Socratic Contradiction Resolved(ish)

If Plato can do it then so can I…

Me: Hey, Socrates, did you say “I am a citizen of the world”?

Socrates: No, that was attributed to me.

M: Really?

S: Naaah! Just joshing, I did actually say it. There’s a lot of things I really said and then there’s things that I “said” if you get my meaning. I’m half history, half fiction.

M: Okay, so you did say that. But then when you were faced with exile from Athens you opted for death instead. Couldn’t you have made your home elsewhere?

S: Have you seen the world outside of Athens?

M: Well, to tell you the truth I’ve never been in Athens.

S: Oh dear, poor you. Well, as you know, everywhere outside Athens is lawless and full of barbarians.

M: Yeah, I guess so…

S: And you know the saying, it is better to be dead than be a barbarian (or a Spartan!).

M: So you live by sayings? I thought you were more questioning than that, that’s what the Socratic method is about: questioning unquestioned assumptions.

S: Don’t believe everything you read about me.

M: So you really are part fiction?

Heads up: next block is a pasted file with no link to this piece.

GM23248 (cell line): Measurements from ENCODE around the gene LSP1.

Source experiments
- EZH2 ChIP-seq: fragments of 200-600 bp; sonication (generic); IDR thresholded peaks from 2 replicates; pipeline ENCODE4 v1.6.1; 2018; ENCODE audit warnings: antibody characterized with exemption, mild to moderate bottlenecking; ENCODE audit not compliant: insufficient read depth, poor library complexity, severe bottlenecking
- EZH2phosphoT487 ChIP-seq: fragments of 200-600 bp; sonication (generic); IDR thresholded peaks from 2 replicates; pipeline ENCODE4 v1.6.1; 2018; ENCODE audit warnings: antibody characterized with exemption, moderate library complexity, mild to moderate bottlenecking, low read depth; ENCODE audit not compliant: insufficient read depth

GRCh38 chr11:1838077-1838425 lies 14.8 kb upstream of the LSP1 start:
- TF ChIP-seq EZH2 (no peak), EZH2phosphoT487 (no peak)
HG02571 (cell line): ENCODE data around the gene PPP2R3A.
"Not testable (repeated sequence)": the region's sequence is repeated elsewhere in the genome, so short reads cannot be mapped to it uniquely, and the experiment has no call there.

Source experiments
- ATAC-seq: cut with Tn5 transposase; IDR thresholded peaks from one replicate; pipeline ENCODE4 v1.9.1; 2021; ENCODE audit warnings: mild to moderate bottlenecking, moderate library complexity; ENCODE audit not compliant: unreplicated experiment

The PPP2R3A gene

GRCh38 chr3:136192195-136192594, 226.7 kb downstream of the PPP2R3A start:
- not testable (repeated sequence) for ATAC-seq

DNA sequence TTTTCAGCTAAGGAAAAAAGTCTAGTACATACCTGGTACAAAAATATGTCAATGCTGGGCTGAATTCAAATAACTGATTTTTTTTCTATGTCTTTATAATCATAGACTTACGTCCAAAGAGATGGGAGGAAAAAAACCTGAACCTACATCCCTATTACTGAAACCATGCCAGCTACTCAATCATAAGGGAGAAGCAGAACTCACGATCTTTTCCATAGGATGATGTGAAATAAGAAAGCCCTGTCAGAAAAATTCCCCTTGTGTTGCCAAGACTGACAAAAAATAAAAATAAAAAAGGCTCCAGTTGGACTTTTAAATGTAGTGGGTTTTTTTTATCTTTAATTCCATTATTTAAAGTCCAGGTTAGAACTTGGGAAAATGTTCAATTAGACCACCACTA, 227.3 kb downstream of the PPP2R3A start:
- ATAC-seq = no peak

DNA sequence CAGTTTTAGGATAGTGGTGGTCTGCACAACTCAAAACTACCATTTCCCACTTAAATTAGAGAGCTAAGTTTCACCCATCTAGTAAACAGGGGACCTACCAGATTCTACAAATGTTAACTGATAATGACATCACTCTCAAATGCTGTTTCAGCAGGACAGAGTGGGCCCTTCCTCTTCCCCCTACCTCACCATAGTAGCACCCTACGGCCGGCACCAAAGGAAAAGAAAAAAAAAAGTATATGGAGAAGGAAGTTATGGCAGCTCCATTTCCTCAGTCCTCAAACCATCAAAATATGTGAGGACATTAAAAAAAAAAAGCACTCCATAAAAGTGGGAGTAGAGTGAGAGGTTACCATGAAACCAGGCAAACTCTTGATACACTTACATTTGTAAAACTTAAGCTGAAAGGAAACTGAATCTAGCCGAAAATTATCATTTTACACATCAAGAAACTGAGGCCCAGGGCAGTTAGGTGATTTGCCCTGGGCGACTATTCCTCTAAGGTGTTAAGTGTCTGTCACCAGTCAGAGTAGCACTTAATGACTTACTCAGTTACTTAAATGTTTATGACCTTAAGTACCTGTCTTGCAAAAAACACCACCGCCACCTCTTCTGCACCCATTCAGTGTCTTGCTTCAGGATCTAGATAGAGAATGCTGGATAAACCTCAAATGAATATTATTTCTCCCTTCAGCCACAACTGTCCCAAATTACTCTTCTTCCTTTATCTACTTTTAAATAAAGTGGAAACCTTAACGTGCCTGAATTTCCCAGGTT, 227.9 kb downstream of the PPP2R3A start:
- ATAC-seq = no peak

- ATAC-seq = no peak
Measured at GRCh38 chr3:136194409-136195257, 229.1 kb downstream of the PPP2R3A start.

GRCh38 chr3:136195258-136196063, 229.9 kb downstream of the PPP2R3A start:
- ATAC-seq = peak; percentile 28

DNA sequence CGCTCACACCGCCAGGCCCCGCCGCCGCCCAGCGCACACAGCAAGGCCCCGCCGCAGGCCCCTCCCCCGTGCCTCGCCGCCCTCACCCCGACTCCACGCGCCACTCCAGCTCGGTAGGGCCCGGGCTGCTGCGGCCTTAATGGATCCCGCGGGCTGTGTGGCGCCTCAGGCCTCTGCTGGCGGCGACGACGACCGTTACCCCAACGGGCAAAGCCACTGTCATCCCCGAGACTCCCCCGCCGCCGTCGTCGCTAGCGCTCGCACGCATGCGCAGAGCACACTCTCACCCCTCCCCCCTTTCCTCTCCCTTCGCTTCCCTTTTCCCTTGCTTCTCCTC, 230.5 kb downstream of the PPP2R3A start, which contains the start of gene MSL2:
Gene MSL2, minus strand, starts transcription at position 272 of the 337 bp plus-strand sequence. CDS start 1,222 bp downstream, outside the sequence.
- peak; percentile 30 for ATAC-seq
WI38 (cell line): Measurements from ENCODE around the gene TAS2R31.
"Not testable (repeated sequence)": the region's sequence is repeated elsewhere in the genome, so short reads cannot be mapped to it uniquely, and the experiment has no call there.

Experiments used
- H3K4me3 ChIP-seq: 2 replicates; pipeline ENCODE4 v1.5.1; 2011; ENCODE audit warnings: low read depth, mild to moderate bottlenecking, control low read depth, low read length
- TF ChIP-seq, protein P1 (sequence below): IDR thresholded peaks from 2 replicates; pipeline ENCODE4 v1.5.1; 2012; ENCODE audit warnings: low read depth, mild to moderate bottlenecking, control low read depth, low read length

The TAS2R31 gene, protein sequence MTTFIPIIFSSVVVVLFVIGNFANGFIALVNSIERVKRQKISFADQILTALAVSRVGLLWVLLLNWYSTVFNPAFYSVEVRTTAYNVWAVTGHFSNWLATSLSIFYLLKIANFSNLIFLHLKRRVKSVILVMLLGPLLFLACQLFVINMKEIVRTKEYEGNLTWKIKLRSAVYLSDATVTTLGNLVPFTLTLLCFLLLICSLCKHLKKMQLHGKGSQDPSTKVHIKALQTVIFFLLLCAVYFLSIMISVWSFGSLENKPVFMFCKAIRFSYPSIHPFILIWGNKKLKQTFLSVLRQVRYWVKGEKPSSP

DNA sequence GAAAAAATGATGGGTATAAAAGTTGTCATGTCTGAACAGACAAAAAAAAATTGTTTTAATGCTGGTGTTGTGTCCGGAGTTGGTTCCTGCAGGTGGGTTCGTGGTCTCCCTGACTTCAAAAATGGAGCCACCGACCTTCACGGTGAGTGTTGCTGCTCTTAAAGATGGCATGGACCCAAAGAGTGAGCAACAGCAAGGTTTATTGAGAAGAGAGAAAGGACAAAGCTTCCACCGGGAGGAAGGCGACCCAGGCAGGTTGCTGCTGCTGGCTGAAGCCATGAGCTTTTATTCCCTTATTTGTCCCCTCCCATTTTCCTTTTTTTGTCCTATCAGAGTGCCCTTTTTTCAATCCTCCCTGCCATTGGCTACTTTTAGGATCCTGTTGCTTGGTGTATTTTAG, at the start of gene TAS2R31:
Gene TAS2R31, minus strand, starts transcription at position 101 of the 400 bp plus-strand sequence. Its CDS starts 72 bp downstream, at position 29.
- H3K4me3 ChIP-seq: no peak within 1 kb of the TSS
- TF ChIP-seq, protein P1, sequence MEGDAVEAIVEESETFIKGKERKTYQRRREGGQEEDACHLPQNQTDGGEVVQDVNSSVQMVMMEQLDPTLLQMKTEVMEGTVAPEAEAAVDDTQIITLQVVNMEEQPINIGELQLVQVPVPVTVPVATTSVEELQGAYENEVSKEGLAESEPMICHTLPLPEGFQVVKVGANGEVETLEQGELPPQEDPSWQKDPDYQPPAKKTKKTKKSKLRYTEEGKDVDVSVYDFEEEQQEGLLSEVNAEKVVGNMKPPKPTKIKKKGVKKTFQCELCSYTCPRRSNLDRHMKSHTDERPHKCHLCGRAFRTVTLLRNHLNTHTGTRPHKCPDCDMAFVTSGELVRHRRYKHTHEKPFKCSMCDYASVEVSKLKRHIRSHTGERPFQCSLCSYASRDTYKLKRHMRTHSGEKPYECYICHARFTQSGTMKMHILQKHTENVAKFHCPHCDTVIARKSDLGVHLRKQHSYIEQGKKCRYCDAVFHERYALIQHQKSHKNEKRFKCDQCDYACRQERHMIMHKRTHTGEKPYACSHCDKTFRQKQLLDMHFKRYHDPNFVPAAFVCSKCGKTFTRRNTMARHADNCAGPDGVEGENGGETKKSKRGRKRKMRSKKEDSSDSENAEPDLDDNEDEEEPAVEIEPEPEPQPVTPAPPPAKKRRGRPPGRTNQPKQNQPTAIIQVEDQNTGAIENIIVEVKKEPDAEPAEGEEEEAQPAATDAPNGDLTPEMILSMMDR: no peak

S: What’s with all the questions?

M: Well, it’s your method…

S: Is it? Oh, well then…

The Socratic Contradiction

I’m really interested in the Socratic method and consider Socrates a bit of a hero for it, and philosophy would not get very far without it to be honest, but…

… there’s one thing that I don’t get, and that is how can a man say “I am a citizen of the world” yet when given the choice between drinking the hemlock and being exiled from Athens he chooses to kill himself? Was there no “world” beyond Athens or Greece? (which could well have been true to a “civilised” man). That’s a conundrum I’d like to ask Socrates about (with his own method, lol).

But the contradiction of the contradiction is this: if he was still around to be asked this then there’d be no need to ask this question, would there? Not only that, we’d probably have a very different question for him like: how have you managed to live for 2480 years?